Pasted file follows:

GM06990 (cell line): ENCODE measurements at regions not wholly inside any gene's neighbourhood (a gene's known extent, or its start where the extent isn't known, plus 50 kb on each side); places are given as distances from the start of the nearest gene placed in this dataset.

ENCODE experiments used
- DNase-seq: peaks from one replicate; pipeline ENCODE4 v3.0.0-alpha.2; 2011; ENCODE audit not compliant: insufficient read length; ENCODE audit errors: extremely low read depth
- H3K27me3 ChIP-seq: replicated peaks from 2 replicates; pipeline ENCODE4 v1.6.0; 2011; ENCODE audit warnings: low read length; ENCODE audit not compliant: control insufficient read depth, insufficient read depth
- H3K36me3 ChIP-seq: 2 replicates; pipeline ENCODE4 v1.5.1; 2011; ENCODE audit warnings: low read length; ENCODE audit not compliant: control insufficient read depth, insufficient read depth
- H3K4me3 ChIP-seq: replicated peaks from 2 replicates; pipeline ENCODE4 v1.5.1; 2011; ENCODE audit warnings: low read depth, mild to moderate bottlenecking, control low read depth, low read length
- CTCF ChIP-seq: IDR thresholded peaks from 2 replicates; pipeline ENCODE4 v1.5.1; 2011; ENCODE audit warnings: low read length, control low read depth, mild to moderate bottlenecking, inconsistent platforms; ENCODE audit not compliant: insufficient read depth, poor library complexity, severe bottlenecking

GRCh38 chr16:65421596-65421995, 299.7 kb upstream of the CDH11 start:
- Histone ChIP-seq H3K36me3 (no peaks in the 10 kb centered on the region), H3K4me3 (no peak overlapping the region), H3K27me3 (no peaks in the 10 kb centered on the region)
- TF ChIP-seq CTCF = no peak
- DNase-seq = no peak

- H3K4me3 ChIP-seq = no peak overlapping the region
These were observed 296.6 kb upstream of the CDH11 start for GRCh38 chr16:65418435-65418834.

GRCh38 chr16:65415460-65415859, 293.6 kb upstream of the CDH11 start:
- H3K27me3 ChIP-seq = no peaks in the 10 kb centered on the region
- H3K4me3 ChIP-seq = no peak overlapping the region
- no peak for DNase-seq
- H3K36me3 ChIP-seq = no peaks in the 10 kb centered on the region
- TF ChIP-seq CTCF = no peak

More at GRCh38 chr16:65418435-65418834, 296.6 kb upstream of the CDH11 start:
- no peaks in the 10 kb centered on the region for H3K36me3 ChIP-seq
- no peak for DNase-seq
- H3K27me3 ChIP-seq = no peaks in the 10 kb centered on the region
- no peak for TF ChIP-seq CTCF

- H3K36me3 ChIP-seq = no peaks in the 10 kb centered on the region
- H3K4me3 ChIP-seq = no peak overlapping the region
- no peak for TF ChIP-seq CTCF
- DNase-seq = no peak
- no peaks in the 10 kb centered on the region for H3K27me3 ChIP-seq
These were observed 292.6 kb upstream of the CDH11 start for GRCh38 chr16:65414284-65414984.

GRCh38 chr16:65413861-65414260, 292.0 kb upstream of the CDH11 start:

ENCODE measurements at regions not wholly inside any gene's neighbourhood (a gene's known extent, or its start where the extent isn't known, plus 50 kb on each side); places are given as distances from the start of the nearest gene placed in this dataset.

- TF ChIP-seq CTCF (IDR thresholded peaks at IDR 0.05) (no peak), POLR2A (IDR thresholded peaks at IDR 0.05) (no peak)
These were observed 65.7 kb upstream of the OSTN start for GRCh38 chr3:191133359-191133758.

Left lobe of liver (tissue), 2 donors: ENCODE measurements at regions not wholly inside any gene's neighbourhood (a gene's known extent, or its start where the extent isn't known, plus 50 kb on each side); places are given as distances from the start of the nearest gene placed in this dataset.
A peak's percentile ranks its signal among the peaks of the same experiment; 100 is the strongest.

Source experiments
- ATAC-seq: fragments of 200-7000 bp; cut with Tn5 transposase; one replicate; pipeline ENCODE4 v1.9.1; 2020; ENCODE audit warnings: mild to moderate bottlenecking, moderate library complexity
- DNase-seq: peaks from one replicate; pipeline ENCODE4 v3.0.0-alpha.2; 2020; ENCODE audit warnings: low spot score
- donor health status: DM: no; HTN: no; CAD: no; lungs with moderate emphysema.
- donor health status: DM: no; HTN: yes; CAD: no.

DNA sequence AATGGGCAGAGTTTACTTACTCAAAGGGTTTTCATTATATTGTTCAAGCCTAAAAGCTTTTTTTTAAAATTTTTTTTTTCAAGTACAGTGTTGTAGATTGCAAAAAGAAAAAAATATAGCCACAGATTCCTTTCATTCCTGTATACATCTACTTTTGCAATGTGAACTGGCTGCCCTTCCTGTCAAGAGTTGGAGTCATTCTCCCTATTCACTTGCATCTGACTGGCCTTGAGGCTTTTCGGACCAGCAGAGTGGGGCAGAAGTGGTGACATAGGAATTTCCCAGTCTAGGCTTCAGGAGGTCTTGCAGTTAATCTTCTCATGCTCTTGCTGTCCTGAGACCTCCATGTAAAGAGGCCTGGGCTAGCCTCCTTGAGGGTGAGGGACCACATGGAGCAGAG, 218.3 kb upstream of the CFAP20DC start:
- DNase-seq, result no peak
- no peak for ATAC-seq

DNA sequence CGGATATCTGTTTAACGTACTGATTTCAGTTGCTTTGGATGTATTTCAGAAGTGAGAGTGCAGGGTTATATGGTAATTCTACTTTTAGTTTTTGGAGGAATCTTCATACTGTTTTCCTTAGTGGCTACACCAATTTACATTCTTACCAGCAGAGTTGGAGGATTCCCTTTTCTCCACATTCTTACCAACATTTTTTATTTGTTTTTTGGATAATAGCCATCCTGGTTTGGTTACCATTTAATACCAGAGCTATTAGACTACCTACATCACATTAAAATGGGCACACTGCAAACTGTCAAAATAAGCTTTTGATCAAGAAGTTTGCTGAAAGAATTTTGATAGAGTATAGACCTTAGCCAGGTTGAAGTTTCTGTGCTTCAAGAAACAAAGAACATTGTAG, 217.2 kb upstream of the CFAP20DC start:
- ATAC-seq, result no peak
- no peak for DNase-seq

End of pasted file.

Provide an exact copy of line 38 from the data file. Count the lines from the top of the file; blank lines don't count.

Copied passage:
- ATAC-seq: fragments of 200-7000 bp; cut with Tn5 transposase; one replicate; pipeline ENCODE4 v1.9.1; 2020; ENCODE audit warnings: mild to moderate bottlenecking, moderate library complexity